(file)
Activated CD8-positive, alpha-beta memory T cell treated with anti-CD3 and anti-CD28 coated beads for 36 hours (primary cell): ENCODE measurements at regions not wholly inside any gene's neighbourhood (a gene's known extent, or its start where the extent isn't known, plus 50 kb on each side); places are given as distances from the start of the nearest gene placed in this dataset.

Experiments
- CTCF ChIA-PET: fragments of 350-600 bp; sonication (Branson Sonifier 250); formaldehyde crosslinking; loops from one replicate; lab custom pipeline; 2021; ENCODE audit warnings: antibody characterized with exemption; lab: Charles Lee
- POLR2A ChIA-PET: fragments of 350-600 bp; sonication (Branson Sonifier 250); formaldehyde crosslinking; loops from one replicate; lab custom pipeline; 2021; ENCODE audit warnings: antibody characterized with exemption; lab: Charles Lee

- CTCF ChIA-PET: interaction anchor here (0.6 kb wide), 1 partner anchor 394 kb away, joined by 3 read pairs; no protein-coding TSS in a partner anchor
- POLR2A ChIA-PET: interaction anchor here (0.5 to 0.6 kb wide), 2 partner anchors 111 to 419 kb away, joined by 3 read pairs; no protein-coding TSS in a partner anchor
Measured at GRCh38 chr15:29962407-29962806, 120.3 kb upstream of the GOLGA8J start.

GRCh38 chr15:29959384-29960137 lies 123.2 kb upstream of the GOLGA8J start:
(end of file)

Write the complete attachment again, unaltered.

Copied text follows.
Activated CD8-positive, alpha-beta memory T cell treated with anti-CD3 and anti-CD28 coated beads for 36 hours (primary cell): ENCODE measurements at regions not wholly inside any gene's neighbourhood (a gene's known extent, or its start where the extent isn't known, plus 50 kb on each side); places are given as distances from the start of the nearest gene placed in this dataset.

Experiments
- CTCF ChIA-PET: fragments of 350-600 bp; sonication (Branson Sonifier 250); formaldehyde crosslinking; loops from one replicate; lab custom pipeline; 2021; ENCODE audit warnings: antibody characterized with exemption; lab: Charles Lee
- POLR2A ChIA-PET: fragments of 350-600 bp; sonication (Branson Sonifier 250); formaldehyde crosslinking; loops from one replicate; lab custom pipeline; 2021; ENCODE audit warnings: antibody characterized with exemption; lab: Charles Lee

- CTCF ChIA-PET: interaction anchor here (0.6 kb wide), 1 partner anchor 394 kb away, joined by 3 read pairs; no protein-coding TSS in a partner anchor
- POLR2A ChIA-PET: interaction anchor here (0.5 to 0.6 kb wide), 2 partner anchors 111 to 419 kb away, joined by 3 read pairs; no protein-coding TSS in a partner anchor
Measured at GRCh38 chr15:29962407-29962806, 120.3 kb upstream of the GOLGA8J start.

GRCh38 chr15:29959384-29960137 lies 123.2 kb upstream of the GOLGA8J start: